Is Oakland Mayor Jean Quan’s 100-block crime initiative working to reduce the city’s debilitating crime problem, or is it just moving city resources to one part of the city, as crime spreads to areas where there are now fewer officers?
During an unusual Monday night meeting, with May Day protests looming, the Oakland City Council debated the city’s crime reduction strategy that includes Quan’s 100-block initiative, discussing as a group for the first time a strategy devised by the mayor’s office that focuses city resources and crime prevention efforts on the 100 blocks where most of the violent crime in the city occurs. The plan was devised six months ago and was rolled out at the beginning of the year.
The early returns aren’t positive. Violent crime numbers are up from this time last year—murders up by 23 percent and aggravated assault by 5 percent. But councilmembers and Quan were divided about just why crime is up, and if the initiative just needs more time to work.
“When I look at the numbers, I have to say that I am concerned if this is working or not,” said councilmember Ignacio De La Fuente (District 5). “The simple fact that is absolutely clear is that we have 43 people that have died in this city, which is a lot higher than we had last year. And at the shootings are higher. And the robberies are higher. That’s what the numbers show.”
Just about all of the public speakers at the meeting—many from West Oakland, which is not in the 100 block area but where more officers were reassigned when the department was reorganized last summer—were in support of the plan, because it is a coordinated effort by city departments, not just by the police. “If we all work together, we can reduce crime,” said Barbara Montgomery, the chair of a West Oakland neighborhood Neighborhood Crime Prevention Counci.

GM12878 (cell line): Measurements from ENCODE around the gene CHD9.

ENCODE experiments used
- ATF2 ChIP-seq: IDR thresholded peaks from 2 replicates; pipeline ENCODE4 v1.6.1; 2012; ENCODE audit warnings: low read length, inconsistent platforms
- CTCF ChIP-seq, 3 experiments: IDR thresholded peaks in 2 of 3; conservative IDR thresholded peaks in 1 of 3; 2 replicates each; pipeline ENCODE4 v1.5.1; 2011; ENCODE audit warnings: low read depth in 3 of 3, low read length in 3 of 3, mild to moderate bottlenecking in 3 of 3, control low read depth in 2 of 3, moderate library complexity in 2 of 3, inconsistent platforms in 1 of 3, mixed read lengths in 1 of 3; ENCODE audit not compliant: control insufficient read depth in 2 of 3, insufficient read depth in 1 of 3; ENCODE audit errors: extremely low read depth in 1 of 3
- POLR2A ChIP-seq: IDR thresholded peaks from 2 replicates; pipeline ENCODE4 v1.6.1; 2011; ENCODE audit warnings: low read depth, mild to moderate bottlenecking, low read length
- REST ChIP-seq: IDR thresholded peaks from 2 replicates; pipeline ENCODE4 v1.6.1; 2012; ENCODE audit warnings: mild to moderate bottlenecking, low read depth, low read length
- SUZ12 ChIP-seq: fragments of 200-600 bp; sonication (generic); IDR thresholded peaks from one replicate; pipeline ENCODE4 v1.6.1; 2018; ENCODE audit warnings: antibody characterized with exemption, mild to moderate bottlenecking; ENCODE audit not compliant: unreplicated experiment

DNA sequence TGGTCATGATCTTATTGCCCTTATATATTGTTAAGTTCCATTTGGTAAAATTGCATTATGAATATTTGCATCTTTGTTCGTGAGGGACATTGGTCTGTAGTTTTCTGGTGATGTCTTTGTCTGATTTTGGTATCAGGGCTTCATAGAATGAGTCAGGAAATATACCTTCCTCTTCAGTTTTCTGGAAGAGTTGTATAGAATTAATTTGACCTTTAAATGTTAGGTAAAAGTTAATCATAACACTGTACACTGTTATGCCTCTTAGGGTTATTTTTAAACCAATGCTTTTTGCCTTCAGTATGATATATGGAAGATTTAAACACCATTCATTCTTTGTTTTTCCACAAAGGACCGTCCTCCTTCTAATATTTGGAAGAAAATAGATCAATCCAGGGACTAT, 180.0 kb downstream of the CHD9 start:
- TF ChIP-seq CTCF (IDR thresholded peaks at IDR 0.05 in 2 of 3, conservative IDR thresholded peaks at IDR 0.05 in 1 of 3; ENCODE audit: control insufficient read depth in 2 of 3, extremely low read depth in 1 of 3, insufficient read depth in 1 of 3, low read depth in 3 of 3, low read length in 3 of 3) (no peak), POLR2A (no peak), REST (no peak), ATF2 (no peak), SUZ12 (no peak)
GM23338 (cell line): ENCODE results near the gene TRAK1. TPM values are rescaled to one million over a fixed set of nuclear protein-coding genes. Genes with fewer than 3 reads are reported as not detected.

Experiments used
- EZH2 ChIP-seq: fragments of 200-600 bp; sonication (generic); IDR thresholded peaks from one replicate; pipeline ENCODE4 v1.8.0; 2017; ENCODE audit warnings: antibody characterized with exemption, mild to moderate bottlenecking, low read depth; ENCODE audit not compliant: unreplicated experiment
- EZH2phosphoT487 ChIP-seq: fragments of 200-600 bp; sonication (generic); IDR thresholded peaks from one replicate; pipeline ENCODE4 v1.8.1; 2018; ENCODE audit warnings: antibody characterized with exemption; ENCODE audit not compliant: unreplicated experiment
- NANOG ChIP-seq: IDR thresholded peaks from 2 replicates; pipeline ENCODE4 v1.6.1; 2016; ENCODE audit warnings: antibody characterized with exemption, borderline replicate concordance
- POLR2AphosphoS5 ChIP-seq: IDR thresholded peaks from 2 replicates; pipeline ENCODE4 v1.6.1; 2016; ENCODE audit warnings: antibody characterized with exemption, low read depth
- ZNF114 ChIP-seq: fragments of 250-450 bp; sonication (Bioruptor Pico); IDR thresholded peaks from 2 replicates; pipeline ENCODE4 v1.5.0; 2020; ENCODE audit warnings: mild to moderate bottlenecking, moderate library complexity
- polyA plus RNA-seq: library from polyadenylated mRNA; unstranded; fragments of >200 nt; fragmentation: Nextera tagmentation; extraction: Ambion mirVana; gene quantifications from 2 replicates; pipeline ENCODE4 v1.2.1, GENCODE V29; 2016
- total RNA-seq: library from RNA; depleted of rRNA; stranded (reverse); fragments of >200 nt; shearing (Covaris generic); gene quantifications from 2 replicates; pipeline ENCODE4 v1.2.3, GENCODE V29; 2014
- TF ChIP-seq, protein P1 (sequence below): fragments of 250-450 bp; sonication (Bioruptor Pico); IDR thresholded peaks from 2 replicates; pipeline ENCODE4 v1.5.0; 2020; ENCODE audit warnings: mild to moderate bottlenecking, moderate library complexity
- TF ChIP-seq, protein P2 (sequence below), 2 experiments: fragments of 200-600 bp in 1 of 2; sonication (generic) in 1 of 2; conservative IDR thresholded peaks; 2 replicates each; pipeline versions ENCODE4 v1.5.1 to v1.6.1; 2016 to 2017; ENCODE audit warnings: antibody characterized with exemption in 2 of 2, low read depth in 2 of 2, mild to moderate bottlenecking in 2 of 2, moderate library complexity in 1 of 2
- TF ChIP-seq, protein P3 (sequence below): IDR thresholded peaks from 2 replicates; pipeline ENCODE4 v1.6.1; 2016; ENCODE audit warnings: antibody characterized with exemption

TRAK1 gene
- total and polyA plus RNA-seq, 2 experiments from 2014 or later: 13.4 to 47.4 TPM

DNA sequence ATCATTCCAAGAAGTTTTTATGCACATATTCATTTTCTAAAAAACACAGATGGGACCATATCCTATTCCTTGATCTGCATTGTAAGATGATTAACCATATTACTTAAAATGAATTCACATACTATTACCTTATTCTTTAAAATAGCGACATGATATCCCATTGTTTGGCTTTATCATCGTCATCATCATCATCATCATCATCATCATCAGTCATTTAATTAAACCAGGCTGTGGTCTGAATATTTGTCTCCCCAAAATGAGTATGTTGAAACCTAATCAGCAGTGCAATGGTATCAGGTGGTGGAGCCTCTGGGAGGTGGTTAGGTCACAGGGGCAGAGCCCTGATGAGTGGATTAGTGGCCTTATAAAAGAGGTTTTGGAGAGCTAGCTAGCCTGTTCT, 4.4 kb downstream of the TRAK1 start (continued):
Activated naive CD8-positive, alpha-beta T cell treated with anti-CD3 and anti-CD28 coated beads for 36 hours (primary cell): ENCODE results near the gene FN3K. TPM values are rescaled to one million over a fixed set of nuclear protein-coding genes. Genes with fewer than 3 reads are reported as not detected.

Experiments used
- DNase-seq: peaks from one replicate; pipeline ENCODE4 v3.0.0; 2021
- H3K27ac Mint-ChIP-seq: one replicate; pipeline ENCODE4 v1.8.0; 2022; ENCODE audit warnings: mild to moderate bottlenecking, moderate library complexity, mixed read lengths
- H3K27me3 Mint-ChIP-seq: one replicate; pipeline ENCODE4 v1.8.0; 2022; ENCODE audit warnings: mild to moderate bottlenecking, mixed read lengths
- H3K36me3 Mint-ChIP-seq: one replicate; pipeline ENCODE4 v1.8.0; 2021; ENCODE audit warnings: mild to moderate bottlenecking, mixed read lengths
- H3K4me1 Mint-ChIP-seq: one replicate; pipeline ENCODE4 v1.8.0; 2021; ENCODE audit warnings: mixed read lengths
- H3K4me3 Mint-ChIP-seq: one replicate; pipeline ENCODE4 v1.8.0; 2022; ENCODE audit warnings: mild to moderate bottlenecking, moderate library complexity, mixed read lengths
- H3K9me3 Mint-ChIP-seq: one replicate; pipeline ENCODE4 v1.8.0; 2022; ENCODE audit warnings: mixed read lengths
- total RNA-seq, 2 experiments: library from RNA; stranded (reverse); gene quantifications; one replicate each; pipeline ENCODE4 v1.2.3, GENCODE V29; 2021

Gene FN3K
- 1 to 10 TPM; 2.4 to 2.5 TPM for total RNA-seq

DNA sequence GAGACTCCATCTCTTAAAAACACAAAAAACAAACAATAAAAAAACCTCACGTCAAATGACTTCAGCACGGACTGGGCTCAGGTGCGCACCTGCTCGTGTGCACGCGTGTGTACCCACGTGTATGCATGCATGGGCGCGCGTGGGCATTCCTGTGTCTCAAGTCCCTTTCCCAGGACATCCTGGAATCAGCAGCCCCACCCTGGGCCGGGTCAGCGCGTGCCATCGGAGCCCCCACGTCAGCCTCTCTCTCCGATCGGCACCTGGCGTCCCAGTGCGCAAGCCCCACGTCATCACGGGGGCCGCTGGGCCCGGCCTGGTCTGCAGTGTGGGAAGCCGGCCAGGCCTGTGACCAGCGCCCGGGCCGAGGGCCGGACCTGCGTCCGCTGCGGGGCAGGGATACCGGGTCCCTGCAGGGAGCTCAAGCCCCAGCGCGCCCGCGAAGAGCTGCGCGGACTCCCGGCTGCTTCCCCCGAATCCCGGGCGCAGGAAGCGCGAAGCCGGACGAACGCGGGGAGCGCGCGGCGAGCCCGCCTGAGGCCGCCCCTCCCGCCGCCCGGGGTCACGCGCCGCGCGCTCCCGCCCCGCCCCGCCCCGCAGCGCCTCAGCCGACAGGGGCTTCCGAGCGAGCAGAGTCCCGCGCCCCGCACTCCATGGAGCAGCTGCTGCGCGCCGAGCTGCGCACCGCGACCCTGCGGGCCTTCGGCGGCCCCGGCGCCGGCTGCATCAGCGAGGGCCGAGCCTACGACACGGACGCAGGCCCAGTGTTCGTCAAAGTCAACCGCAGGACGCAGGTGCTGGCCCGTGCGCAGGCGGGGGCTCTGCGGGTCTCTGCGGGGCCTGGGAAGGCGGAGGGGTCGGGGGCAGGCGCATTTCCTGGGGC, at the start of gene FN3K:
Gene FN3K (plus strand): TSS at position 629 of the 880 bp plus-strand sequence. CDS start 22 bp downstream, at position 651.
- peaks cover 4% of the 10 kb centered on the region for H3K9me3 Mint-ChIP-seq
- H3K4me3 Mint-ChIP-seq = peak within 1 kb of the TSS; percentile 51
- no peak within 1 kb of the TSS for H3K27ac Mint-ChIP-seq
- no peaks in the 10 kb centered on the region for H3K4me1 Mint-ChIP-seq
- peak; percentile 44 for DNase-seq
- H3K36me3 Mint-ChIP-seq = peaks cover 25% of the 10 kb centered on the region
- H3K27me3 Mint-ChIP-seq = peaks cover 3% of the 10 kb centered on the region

But if the police are concentrating on one part of town, that means others are being neglected, said councilmember Desley Brooks (District 6). “Displacing crime is not a goal, that’s not a crime reduction strategy,” Brooks said.
Jane Brunner (District 1) said that robbery numbers for Bureau of Field Operations 1, an area of town that includes North Oakland, West Oakland and downtown, have spiked as well. “When you have safer neighborhoods that are doing ok, and then crime starts increasing, you have to make sure they stay safe as you concentrate on more dangerous neighborhoods,” Brunner said.
Police Chief Howard Jordan said that the department supports the plan because it’s the “most effective and efficient manner for us to use available resources,” he told the council on Monday, “putting cops where we think crime is going to be committed.” He also said the plan will help “rebuild trust in the community” by collaborating more with NCPC and neighborhood watch groups, and other city agencies.
Jordan said that while crime numbers are up, and the department should be held accountable when they do rise, other factors need to be taken into account as well. The shooting at Oikos University, which claimed seven people’s lives, has driven up the murder count, he pointed out. Additionally, he said, more officers are needed—the number of officers has been reduced from more than 800 officers two years ago to about 650 now.
“Before we start to talk about how effective the city’s strategic plan is going to be about reducing violence, we need to have an honest conversation about staffing the police department,” Jordan said. “The reality is there’s not enough to go around.”
Quan said the plan will work, it just needs more time. She said crime was on the rise when the plan was being implemented, and that it’s not the cause of a crime spike. She said she’s spoken to residents who live in that 100-block area who “have never felt safer” and mentioned a woman she met with who said she is reading the newspaper on her front porch for the first time in years.
“I don’t want to continue something if it’s not working,” Quan said. “But there are some promising things happening and that’s really before we’ve gotten all the resources working.”